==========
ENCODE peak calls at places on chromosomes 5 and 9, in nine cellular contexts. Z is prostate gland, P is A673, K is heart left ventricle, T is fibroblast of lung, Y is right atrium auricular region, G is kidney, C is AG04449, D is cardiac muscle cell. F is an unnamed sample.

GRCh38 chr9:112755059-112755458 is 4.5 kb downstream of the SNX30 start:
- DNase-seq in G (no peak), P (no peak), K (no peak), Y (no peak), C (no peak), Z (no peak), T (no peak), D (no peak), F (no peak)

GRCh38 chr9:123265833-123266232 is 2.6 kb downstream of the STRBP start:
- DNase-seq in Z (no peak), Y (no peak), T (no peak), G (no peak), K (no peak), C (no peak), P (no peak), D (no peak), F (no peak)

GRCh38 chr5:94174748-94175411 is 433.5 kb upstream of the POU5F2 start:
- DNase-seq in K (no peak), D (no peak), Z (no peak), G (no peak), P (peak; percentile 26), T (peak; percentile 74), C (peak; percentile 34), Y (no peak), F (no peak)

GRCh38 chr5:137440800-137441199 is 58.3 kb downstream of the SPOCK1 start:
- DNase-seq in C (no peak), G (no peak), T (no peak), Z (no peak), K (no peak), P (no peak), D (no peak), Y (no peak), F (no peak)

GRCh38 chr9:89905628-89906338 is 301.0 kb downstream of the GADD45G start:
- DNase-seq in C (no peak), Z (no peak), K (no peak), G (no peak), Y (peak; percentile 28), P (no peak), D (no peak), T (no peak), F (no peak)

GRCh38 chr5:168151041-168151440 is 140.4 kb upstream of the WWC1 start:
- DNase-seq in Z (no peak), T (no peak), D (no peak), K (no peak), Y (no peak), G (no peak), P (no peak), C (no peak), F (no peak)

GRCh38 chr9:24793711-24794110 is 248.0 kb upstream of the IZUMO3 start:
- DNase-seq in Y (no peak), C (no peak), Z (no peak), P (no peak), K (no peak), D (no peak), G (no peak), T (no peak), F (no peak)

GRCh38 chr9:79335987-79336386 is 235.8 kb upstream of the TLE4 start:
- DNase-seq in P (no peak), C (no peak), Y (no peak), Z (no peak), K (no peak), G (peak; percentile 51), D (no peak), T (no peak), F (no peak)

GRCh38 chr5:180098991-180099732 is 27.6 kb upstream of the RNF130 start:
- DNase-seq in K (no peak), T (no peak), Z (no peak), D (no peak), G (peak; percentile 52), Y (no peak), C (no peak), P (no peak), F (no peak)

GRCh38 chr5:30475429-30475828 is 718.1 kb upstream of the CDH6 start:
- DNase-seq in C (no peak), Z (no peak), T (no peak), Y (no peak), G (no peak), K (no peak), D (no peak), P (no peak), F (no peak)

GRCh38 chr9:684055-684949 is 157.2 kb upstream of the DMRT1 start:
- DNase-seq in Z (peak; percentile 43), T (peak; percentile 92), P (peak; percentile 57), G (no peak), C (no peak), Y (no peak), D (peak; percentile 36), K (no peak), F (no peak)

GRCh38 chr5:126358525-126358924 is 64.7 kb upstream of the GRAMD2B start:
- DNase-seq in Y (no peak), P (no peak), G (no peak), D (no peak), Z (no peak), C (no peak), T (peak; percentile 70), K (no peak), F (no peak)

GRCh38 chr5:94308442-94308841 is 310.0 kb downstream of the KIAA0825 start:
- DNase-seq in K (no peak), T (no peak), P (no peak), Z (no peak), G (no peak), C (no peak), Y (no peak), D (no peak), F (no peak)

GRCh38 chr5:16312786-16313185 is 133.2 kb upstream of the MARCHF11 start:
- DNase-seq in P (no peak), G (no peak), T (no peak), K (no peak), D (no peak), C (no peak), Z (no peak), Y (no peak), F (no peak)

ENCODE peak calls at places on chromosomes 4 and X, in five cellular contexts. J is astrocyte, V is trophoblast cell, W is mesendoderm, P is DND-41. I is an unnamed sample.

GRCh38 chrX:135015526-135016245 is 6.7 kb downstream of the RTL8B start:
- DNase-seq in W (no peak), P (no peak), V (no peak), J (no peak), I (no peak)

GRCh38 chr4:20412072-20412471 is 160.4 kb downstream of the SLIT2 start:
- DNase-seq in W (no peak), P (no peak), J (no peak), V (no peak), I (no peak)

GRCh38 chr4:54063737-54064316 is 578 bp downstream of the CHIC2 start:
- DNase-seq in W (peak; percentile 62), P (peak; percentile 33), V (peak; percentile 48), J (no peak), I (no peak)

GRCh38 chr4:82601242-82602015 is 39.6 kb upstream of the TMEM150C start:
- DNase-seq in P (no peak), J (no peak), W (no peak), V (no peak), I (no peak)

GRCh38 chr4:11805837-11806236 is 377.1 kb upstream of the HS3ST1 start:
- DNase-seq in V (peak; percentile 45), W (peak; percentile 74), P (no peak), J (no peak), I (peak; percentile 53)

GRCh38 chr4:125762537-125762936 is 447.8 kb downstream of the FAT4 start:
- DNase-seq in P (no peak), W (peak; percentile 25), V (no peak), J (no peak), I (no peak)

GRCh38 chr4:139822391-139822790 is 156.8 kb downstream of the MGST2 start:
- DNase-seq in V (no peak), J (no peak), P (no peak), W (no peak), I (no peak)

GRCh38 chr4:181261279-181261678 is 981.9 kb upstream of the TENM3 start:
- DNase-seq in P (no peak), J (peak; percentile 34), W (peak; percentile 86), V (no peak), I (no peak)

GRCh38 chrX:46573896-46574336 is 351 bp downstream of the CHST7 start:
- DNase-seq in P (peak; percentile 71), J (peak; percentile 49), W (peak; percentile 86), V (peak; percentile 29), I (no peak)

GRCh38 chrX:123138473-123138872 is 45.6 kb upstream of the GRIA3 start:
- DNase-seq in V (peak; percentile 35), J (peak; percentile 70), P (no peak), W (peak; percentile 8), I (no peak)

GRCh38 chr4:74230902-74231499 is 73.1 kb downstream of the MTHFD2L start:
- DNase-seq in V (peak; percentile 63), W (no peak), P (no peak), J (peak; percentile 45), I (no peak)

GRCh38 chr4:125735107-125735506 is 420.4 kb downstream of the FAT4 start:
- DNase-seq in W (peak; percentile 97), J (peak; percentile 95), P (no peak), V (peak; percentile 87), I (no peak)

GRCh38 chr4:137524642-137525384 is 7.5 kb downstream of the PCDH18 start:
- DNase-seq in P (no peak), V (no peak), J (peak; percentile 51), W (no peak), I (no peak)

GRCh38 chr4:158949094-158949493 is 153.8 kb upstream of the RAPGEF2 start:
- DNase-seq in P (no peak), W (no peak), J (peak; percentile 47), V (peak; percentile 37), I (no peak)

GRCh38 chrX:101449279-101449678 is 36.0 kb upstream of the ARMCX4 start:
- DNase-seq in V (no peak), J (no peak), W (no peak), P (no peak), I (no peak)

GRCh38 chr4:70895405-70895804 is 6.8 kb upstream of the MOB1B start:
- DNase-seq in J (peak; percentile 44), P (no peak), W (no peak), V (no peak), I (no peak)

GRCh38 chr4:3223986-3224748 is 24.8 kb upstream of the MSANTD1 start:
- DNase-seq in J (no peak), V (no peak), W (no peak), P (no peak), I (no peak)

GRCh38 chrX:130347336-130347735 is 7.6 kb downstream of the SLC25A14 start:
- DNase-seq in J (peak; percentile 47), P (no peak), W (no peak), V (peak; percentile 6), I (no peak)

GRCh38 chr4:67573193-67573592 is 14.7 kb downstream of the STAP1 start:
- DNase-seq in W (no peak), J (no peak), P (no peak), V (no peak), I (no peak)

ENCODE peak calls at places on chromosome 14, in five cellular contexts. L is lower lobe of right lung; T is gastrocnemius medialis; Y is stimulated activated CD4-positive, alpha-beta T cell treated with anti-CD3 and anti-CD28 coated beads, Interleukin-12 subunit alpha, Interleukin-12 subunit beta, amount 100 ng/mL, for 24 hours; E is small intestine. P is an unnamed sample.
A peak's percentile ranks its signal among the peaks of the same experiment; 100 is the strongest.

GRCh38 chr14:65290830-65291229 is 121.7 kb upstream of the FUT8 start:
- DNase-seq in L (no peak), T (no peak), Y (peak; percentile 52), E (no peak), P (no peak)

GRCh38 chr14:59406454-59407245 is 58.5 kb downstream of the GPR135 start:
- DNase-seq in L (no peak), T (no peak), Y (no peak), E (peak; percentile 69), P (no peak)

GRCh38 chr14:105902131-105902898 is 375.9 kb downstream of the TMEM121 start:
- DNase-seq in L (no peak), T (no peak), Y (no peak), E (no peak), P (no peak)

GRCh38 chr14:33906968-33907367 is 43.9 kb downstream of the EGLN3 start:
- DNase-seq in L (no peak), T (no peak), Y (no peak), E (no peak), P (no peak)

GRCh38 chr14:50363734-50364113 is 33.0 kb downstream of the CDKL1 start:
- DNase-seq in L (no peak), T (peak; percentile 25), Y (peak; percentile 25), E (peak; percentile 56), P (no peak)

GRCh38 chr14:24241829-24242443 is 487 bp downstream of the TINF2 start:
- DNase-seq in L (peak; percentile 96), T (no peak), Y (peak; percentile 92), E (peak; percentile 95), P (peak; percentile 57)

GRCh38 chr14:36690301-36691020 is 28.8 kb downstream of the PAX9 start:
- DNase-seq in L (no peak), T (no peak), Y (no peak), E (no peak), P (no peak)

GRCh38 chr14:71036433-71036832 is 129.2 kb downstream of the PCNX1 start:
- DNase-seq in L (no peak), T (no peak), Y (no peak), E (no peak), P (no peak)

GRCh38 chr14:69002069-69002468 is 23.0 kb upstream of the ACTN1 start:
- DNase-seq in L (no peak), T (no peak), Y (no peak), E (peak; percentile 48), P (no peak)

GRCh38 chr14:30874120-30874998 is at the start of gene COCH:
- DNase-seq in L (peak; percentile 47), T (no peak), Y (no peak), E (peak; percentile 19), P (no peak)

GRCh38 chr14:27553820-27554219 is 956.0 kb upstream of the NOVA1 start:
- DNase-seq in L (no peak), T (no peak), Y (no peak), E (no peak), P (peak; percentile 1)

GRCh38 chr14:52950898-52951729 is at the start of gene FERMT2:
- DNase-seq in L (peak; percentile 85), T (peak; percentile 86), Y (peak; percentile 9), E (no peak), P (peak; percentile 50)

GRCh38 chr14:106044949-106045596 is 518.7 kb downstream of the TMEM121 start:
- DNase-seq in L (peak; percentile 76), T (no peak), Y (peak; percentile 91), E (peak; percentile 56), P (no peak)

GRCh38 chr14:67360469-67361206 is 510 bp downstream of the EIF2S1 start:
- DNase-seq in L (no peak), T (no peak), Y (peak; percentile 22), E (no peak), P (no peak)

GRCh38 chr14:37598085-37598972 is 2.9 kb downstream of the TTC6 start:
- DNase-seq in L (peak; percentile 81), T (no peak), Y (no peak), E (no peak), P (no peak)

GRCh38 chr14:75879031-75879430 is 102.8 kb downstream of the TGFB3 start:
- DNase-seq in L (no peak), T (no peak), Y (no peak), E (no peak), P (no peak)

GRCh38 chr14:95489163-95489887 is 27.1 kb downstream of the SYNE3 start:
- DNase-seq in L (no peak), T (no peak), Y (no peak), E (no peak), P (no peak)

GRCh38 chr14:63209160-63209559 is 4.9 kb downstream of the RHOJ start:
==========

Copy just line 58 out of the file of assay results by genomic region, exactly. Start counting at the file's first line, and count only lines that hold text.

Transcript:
- DNase-seq in P (no peak), W (no peak), J (peak; percentile 47), V (peak; percentile 37), I (no peak)